Henley Investments, a London-based private equity real estate firm, sold five apartment properties in the first half of 2021 for a combined $225 million. The exit from those properties, which included three buildings in La Vegas, one in North Carolina and one in California, came years ahead of schedule and at higher prices then the firm had projected when originally acquiring the assets.
The sales add to Henley’s track record of success in the apartment business in the U.S. Henley opened its offices in the U.S. five years ago, according to Garrett Solomon, chief investment officer and managing director of North America for Henley, working in the firm’s offices in Boston.
Solomon sat down with WMRE to discuss the recent spurt of activity and what the firm’s strategy in the U.S. will be going forward.
This interview has been edited for style, length and clarity.
WMRE: How did these properties fit into Henley’s plans in the U.S.?
Garrett Solomon: In the U.S., we launched our business continuing the model utilized in the U.K. whereby we raise equity capital for deals on a deal-by-deal basis. These acquisitions were part of the transactions we completed in 2018 and 2019 as we sought to establish our presence in the US. In essence we created individual funds for each transaction with a combination of institutional, family office and high net worth investors. We will sometimes even close transactions on our balance sheet and sell down the equity post closing.
As our business continues to mature we aspire to have our own discretionary capital. As we looked to build our reputation and our track record in the U.S., we made the decision that this was the most efficient way to initially raise capital.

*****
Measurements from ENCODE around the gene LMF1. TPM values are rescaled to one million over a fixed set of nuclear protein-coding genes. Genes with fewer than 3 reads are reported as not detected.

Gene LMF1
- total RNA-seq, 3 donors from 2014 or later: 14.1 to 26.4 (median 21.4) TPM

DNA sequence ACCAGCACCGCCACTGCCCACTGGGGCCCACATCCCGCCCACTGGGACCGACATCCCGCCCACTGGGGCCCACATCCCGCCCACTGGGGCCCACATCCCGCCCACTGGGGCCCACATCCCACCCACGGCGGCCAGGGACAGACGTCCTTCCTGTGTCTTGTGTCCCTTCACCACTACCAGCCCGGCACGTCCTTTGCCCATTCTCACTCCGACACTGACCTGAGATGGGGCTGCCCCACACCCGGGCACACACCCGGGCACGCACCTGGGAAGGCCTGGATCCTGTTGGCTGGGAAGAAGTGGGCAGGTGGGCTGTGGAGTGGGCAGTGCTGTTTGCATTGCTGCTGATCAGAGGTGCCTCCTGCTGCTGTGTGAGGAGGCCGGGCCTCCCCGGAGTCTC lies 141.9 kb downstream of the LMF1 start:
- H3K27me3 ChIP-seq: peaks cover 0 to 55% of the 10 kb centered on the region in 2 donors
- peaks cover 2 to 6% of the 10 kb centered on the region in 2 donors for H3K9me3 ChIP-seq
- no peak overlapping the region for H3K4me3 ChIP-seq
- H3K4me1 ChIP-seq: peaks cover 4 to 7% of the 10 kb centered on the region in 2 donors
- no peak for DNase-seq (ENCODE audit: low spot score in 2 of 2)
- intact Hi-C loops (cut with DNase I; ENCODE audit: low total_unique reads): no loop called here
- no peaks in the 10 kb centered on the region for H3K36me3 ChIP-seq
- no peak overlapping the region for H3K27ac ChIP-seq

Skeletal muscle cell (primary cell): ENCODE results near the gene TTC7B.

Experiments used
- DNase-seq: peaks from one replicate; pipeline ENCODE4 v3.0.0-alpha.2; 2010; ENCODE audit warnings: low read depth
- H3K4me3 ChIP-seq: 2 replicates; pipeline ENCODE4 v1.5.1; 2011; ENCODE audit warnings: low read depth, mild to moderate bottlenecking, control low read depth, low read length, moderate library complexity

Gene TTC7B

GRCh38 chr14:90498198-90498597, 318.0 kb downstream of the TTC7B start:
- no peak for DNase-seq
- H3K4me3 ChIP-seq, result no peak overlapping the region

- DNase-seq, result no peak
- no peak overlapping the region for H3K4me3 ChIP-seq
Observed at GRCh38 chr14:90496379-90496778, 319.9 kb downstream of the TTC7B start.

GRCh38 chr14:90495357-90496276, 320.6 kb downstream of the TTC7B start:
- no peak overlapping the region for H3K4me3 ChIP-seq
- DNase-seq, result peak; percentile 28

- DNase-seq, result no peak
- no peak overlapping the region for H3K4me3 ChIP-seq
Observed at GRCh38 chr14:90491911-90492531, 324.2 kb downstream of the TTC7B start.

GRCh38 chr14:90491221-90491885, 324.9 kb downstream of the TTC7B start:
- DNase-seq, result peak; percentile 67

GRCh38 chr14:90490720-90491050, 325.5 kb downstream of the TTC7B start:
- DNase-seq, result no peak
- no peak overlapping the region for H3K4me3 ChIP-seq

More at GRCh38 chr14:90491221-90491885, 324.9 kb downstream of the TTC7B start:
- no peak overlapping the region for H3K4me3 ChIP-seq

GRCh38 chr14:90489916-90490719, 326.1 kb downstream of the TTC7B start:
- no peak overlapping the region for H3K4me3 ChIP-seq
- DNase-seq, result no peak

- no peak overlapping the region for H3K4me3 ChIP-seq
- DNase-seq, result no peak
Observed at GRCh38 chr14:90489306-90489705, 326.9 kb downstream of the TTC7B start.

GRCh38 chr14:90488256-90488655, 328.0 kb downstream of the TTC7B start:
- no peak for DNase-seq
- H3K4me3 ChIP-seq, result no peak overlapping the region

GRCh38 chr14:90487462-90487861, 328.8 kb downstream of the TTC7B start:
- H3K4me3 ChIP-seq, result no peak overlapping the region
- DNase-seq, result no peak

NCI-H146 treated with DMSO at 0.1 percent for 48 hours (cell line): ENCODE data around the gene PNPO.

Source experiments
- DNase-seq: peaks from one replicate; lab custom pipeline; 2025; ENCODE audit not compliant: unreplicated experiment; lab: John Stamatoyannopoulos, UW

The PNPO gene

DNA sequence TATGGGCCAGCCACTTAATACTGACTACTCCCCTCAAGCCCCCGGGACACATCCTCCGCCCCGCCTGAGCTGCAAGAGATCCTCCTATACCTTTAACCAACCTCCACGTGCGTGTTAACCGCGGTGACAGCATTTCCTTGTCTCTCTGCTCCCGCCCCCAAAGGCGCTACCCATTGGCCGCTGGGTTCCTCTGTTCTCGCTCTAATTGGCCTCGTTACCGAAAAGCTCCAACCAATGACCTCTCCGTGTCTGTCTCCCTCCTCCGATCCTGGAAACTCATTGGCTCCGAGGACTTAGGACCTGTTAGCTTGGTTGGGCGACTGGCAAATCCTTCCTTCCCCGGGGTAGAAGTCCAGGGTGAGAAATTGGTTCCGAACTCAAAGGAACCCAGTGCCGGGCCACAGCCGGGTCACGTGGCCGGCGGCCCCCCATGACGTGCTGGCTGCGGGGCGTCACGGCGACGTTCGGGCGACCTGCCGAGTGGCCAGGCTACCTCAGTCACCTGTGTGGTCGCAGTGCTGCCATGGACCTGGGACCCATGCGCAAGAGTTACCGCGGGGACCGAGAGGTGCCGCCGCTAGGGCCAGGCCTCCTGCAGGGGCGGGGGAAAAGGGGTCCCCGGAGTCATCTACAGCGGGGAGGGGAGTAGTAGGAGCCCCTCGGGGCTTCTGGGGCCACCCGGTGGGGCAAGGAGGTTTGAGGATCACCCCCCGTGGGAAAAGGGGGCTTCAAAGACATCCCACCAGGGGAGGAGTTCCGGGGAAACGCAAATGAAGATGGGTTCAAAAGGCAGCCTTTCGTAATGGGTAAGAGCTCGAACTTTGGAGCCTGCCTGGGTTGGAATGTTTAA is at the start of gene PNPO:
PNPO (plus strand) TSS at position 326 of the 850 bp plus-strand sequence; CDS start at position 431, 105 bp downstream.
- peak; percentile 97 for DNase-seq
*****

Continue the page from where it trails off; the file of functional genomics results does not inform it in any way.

WMRE: How do these sales add to your track record?
Garrett Solomon: Most importantly, these sales all generated excellent returns for our investors. Typically we underwrite a four- or five-year hold period, depending on how much value-added work is included in the business plan. These assets were each acquired in 2018 and 2019, so we’ve been fortunate to be able to sell much earlier than our initial underwriting anticipated. Ultimately the market matured more quickly than we anticipated.
As one example, North Carolina has been a significant beneficiary of in migration especially from New York and other high cost of living areas in the northeast as they look for a lower cost of living and a higher quality of life.
The California property is similar, from the perspective of Riverside County and San Bernadino specifically being one of the most affordable places to live in Southern California. People are getting priced out of the more coastal markets of Orange County, L.A. County, and San Diego Counties and view the Inland Empire as an affordable alternative. The Inland Empire also benefits from being a logistics hub, which may have insulated the market from some of the job losses experienced during COVID.